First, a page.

Still, RRR, one of the priciest Indian productions ever, has gone for the fences and proved itself to be a lucrative international sensation without quite caving to the lowest common denominator. It maintains its own very specific identity as a Tollywood film albeit dressed up with all the aforementioned action and special effects. But out on the dance floor with our two heroes leading the charge with “Naatu Naatu” and a host of women in 1920s ballroom dress, there’s something dynamic and alive about how brash and rambunctious it is tearing through conventions.
I’m by no means an expert on this cinematic space. Until recently I didn’t know there was a Tollywood to go with Bollywood; I’ve seen Lagaan, some of the films by Ray, and a few others. What’s excellent about RRR is that you don’t need a specific pedigree. You just have to open up your arms and enjoy what it has to offer. I found myself initially unmoved and bored with the tedium of its swooping and exploding action.
I can get this from the western shores of Hollywood. And it’s easy to acknowledge these characters are hardly realistic, and yet our own industry sustains itself on a steady diet of comic book characters so it seems quite unobliging not to welcome two more onto the world stage. Beem and Raju are capable heroes, and they work as an exercise in contrast – not only as physical specimens but also with their personal histories and how they manifest in their interlocking journeys.
The opening and climax of the film feel overwrought with action spectacle, and it wasn’t of particular interest. It’s for those with their popcorn looking for this kind of thrill. I was much more compelled by the middle of the picture with Beem bursting into the British compound and having to face his brother now cast as his utter antagonist. Because not only does he exhibit a Robin Hood-like daring, going into the enemy’s midst, but we can also sense the import of each of their arcs.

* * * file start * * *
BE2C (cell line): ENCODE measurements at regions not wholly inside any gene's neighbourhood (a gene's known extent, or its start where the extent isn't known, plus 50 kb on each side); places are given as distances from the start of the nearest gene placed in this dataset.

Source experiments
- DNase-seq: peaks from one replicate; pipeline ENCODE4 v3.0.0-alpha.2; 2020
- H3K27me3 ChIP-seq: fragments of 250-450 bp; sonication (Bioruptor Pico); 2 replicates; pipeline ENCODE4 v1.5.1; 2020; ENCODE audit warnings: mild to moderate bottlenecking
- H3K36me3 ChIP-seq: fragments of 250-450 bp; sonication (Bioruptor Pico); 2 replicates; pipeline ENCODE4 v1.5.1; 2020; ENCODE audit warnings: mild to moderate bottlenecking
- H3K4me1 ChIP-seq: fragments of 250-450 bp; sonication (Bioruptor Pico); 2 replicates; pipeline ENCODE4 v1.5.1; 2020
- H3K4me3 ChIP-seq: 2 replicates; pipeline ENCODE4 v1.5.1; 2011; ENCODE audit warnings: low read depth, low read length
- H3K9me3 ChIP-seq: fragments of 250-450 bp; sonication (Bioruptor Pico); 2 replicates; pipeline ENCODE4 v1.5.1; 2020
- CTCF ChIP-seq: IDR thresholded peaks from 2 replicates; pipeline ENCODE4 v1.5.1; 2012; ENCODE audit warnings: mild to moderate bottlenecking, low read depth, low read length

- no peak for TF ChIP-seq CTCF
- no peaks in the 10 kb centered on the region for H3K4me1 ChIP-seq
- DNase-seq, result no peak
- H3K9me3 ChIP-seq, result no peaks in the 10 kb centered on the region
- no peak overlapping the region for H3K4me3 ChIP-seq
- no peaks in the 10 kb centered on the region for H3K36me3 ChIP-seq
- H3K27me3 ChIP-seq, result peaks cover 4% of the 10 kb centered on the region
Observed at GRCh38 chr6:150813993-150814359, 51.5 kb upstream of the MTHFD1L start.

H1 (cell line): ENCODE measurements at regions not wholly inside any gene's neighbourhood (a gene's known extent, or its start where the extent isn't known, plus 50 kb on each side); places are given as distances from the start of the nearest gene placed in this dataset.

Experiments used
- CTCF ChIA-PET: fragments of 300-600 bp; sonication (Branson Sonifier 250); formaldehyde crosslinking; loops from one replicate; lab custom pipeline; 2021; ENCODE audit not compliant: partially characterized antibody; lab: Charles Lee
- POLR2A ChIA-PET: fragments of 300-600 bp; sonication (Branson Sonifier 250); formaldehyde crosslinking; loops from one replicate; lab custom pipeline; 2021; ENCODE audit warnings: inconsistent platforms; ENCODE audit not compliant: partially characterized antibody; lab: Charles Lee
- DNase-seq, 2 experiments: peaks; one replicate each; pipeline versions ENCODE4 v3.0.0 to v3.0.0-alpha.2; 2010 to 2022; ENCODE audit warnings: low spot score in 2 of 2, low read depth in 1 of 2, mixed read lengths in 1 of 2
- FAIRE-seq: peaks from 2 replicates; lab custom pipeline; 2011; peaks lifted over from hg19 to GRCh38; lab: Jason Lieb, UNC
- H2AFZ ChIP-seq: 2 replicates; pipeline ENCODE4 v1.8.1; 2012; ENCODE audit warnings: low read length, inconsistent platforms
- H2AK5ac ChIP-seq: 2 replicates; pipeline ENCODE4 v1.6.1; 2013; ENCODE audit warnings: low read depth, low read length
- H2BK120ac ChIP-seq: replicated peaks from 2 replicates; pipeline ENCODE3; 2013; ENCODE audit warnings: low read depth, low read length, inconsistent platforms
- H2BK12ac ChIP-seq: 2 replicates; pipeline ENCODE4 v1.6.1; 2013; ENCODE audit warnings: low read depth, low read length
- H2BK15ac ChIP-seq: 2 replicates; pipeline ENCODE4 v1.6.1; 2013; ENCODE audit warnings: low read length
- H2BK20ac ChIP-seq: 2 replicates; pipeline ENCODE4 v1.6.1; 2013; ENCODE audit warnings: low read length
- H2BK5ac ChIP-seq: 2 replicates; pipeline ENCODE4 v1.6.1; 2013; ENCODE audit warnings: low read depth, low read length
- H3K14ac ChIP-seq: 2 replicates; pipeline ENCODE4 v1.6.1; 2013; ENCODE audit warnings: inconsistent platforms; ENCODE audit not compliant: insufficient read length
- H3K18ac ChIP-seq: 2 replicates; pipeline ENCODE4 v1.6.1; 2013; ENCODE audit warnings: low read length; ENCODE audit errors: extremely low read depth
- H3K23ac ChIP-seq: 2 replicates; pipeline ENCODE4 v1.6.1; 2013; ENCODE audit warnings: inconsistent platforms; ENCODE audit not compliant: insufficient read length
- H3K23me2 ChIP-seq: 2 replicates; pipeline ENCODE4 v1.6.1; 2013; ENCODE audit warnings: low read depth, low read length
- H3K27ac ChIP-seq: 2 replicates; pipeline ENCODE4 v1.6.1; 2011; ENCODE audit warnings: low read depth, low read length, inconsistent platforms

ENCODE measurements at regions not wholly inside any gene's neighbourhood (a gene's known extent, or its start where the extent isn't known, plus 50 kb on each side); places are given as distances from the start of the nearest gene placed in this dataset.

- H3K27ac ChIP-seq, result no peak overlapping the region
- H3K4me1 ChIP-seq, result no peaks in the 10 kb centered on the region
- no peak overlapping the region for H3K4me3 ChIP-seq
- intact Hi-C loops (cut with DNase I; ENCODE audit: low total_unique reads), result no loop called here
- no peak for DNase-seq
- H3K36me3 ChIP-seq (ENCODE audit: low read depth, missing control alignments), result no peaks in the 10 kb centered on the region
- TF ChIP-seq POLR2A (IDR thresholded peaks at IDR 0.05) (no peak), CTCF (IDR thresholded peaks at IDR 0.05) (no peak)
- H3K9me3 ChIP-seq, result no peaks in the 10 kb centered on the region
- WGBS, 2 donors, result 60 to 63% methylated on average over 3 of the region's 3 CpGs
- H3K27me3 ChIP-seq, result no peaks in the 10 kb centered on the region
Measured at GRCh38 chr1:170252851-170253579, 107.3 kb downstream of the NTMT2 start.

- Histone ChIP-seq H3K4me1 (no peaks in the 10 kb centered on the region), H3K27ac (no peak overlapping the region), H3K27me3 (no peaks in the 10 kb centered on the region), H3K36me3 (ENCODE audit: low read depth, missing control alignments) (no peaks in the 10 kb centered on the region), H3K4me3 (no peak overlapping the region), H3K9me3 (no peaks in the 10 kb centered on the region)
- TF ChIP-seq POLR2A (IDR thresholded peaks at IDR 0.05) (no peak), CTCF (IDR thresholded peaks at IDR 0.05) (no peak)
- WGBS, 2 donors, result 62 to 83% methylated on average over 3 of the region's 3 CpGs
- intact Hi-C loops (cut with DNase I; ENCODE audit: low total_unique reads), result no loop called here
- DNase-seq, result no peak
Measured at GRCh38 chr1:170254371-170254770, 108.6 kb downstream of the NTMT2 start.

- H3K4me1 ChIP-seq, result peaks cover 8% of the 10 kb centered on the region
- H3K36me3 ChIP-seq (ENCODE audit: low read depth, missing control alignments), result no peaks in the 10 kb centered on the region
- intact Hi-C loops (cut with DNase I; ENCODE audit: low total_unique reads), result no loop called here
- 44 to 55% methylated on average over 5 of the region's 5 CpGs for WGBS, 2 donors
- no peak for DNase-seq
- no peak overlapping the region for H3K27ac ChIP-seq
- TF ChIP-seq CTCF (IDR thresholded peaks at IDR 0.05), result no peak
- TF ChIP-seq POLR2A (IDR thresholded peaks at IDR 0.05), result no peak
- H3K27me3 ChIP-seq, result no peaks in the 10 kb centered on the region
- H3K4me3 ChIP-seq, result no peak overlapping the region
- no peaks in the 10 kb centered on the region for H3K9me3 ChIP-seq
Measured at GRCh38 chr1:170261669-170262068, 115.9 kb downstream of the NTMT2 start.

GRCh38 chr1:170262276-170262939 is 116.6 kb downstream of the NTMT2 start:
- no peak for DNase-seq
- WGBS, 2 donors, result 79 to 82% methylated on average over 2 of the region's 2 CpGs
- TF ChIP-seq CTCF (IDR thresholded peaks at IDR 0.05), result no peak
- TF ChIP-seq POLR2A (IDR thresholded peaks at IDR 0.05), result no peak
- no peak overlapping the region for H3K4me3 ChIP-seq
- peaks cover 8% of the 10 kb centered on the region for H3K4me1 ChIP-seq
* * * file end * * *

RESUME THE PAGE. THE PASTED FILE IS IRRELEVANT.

Initially, it’s about their growing relationship and the tension because their secret is separating these two friends. But then it becomes physical, and it’s impossible to untangle the action from the emotion. Because at its very best RRR is able to speak into our universal longings for brotherhood and seeking out justice in a world often dominated by violence and blatant disregard for the vulnerable. Folk heroes like these somehow tap into our deepest longings since they are capable of doing everything we long to do but can’t.
Marcel The Shell with Shoes On
As a PBS-bred kid, there’s kind of a no-frills stability and general integrity coming with the name PBS. And although 60 Minutes had its lightning rods, there’s something almost solace-like about how it features in this snail-sized story. Marcel The Shell is the kind of benevolent content we need more of in our news stream. I use content because this is the parlance of the new millennium as we have the proliferation of stimuli trying to capture our eyeballs and constantly vying for our attention. Watching Marcel the little Youtube sensation my sister introduced to over a decade ago feels like a bit of a marvel. The brainchild of Jenny Slate and Dean Fleischer-Camp feels positively quaint by today’s standards, and it reflects how rapidly internet years speed by.
If I’m honest, I’m not sure if there’s enough here for a feature, and yet…I’m not angry because in bringing Marcel to the fore again, we get a quiet meditation on the simpler things in life. As Slate becomes the little guy’s mouthpiece, the faux documentary gives us innumerable fresh pearls of wisdom. For instance, an audience is not a community. One feels vulgar the other involves personal investment. Likewise, by some obscure paradox, Marcel notes it’s easiest to rest when you have a party in your home and you go upstairs to a quiet room knowing there are people around you. As a raging introvert who acknowledges my need for people, I know this to be true.
Lesley Stahl feels like one of the unsung stars of the year and Isabella Rossellini is the consummate professional. How a film about a pretend shell with googly eyes could become one of the year’s most heartfelt explorations of losing loved ones is beyond me. But with “Amazing Grace” playing in the background and the methodical rhythms of the movie, it offered a lot more than I was expecting. Sometimes the unassuming packages become all the more meaningful.